by Edgar Allan Poe
1. "The Raven" was first published on the 29th January, 1845, in the New
York "Evening Mirror"-a paper its author was then assistant editor of. It
was prefaced by the following words, understood to have been written by N.
P. Willis:"We are permitted to copy (in advance of publication) from the
second number of the "American Review," the following remarkable poem by
Edgar Poe. In our opinion, it is the most effective single example of
'fugitive poetry' ever published in this country, and unsurpassed in
English poetry for subtle conception, masterly ingenuity of versification,
and consistent sustaining of imaginative lift and 'pokerishness.' It is
one of those 'dainties bred in a book' which we feed on. It will stick to
the memory of everybody who reads it." In the February number of the
"American Review" the poem was published as by "Quarles," and it was
introduced by the following note, evidently suggested if not written by
["The following lines from a correspondent-besides the deep, quaint strain
of the sentiment, and the curious introduction of some ludicrous touches
amidst the serious and impressive, as was doubtless intended by the
author-appears to us one of the most felicitous specimens of unique
rhyming which has for some time met our eye. The resources of English
rhythm for varieties of melody, measure, and sound, producing
corresponding diversities of effect, having been thoroughly studied, much
more perceived, by very few poets in the language. While the classic
tongues, especially the Greek, possess, by power of accent, several
advantages for versification over our own, chiefly through greater
abundance of spondaic: feet, we have other and very great advantages of
sound by the modern usage of rhyme. Alliteration is nearly the only effect
of that kind which the ancients had in common with us. It will be seen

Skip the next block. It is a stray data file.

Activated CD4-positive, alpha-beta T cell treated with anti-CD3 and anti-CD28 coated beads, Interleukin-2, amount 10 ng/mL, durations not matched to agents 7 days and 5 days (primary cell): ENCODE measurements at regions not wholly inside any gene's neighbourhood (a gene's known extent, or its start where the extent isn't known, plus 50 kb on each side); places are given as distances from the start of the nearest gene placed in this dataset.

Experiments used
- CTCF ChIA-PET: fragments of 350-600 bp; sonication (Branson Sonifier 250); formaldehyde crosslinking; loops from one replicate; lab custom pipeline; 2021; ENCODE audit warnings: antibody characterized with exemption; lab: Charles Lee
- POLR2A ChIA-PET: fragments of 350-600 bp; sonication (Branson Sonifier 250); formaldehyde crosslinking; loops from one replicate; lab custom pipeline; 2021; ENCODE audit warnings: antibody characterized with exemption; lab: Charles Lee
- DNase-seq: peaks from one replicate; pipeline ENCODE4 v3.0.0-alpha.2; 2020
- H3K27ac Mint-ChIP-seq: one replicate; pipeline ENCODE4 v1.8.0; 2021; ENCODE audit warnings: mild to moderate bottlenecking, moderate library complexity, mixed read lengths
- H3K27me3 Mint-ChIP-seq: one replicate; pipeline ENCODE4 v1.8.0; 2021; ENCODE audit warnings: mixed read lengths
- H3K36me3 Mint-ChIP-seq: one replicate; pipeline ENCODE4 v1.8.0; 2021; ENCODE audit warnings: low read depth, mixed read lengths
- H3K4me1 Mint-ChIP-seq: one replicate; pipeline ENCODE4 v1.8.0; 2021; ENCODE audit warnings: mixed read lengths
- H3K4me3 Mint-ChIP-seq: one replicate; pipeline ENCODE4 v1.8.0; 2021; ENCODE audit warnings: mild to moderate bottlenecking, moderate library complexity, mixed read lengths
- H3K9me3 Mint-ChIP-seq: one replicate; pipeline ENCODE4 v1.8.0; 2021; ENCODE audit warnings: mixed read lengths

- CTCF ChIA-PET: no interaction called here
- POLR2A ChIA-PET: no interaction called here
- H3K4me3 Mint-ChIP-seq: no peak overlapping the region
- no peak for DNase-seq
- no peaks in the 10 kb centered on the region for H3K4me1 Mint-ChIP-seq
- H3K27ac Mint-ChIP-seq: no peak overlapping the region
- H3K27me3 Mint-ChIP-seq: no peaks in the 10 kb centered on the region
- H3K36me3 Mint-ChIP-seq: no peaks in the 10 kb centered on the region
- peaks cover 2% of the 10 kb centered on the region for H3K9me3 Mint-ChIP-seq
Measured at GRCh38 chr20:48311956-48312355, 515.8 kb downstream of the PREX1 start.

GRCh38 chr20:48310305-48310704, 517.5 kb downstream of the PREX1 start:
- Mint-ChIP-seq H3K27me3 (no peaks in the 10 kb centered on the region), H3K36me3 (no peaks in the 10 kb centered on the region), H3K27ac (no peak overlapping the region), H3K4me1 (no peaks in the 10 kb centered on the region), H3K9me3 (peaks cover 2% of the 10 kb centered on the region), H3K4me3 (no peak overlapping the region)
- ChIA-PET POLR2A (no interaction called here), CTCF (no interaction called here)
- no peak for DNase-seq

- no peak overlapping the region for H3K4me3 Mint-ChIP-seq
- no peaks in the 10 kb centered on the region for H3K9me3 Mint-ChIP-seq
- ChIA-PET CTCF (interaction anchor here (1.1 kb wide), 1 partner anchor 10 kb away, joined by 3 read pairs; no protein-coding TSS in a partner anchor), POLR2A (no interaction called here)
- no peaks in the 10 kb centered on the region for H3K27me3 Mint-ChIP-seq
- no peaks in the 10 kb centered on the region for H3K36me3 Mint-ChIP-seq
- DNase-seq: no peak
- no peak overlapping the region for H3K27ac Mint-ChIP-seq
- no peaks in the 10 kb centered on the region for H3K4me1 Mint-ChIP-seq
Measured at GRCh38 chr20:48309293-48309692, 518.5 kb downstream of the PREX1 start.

that much of the melody of 'The Raven' arises from alliteration, and the
studious use of similar sounds in unusual places. In regard to its
measure, it may be noted that if all the verses were like the second, they
might properly be placed merely in short lines, producing a not uncommon
form; but the presence in all the others of one line-mostly the second in
the verse" (stanza?) --"which flows continuously, with only an aspirate
pause in the middle, like that before the short line in the Sapphic
Adonic, while the fifth has at the middle pause no similarity of sound
with any part besides, gives the versification an entirely different
effect. We could wish the capacities of our noble language in prosody were
better understood." --ED. "Am. Rev."
2. The bibliographical history of "The Bells" is curious. The subject, and
some lines of the original version, having been suggested by the poet's
friend, Mrs. Shew, Poe, when he wrote out the first draft of the poem,
headed it, "The Bells, By Mrs. M. A. Shew." This draft, now the editor's
property, consists of only seventeen lines, and read thus:
The bells!-ah, the bells!
The little silver bells!
How fairy-like a melody there floats
From their throats--
From their merry little throats--
From the silver, tinkling throats
Of the bells, bells, bells--
Of the bells!
The bells!-ah, the bells !
The heavy iron bells!
How horrible a monody there floats
From their throats--
From their deep-toned throats--
From their melancholy throats!
How I shudder at the notes Of the bells, bells, bells--
Of the bells !
In the autumn of 1848 Poe added another line to this poem, and sent it to
the editor of the "Union Magazine." It was not published. So, in the
following February, the poet forwarded to the same periodical a much
enlarged and altered transcript. Three months having elapsed without
publication, another revision of the poem, similar to the current version,
was sent, and in the following October was published in the "Union
3. This poem was first published in Colton's "American Review" for
December, 1847, as "To - Ulalume: a Ballad." Being reprinted immediately
in the "Home Journal," it was copied into various publications with the
name of the editor, N. P. Willis, appended, and was ascribed to him. When
first published, it contained the following additional stanza which Poe
subsequently, at the suggestion of Mrs. Whitman, wisely suppressed:
Said we then-we two, tben-"Ah, can it
Have been that the woodlandish ghouls--
The pitiful, the merciful ghouls--
To bar up our path and to ban it
From the secret that lies in these wolds--
Had drawn up the spectre of a planet
From the limbo of lunary souls--